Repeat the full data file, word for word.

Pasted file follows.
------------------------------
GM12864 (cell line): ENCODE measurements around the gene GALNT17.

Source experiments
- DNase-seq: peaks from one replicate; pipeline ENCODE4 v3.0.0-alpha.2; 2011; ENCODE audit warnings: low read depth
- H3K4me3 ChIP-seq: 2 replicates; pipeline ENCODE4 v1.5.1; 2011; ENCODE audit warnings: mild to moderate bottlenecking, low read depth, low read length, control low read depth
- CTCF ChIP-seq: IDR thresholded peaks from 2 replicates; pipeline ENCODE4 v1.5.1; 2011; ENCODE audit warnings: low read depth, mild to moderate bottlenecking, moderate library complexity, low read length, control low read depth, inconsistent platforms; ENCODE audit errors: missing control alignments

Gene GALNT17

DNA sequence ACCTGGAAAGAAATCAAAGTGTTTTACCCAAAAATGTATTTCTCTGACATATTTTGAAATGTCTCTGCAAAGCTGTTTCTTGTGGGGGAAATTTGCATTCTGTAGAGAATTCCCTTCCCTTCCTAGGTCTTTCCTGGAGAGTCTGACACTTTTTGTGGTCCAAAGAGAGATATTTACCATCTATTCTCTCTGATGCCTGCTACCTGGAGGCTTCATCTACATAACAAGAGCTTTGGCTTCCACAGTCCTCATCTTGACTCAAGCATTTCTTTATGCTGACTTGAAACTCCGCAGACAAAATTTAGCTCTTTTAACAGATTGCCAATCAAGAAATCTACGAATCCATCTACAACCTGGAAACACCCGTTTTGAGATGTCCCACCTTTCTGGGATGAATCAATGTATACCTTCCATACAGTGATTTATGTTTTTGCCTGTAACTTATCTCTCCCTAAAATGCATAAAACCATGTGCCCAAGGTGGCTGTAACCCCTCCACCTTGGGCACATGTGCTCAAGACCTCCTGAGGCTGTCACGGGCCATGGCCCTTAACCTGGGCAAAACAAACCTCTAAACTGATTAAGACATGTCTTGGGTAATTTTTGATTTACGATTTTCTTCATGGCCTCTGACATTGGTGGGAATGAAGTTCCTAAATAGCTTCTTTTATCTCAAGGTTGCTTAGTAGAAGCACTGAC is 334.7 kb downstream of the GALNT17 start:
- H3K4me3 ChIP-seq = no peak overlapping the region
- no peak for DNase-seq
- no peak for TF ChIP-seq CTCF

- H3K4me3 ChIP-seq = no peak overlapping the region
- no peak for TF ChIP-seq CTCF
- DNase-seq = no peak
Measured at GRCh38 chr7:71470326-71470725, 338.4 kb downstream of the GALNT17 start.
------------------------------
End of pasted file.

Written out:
GM12864 (cell line): ENCODE measurements around the gene GALNT17.

Source experiments
- DNase-seq: peaks from one replicate; pipeline ENCODE4 v3.0.0-alpha.2; 2011; ENCODE audit warnings: low read depth
- H3K4me3 ChIP-seq: 2 replicates; pipeline ENCODE4 v1.5.1; 2011; ENCODE audit warnings: mild to moderate bottlenecking, low read depth, low read length, control low read depth
- CTCF ChIP-seq: IDR thresholded peaks from 2 replicates; pipeline ENCODE4 v1.5.1; 2011; ENCODE audit warnings: low read depth, mild to moderate bottlenecking, moderate library complexity, low read length, control low read depth, inconsistent platforms; ENCODE audit errors: missing control alignments

Gene GALNT17

DNA sequence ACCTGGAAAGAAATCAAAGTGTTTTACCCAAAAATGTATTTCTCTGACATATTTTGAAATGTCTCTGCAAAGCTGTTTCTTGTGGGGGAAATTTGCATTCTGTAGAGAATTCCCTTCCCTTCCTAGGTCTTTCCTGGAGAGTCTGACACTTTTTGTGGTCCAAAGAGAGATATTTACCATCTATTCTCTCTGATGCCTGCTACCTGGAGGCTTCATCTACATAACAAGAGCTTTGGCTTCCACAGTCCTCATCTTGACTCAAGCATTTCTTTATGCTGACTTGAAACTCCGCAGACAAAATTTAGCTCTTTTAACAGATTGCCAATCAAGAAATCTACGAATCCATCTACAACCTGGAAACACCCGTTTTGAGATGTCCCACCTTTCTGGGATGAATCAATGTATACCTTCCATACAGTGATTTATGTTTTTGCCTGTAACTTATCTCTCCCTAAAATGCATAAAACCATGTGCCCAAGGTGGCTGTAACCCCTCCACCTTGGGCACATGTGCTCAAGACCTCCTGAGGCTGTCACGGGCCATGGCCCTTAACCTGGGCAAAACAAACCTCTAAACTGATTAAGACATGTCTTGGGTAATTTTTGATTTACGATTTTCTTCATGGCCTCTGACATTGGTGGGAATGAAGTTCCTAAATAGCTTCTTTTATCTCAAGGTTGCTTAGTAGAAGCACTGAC is 334.7 kb downstream of the GALNT17 start:
- H3K4me3 ChIP-seq = no peak overlapping the region
- no peak for DNase-seq
- no peak for TF ChIP-seq CTCF

- H3K4me3 ChIP-seq = no peak overlapping the region
- no peak for TF ChIP-seq CTCF
- DNase-seq = no peak
Measured at GRCh38 chr7:71470326-71470725, 338.4 kb downstream of the GALNT17 start.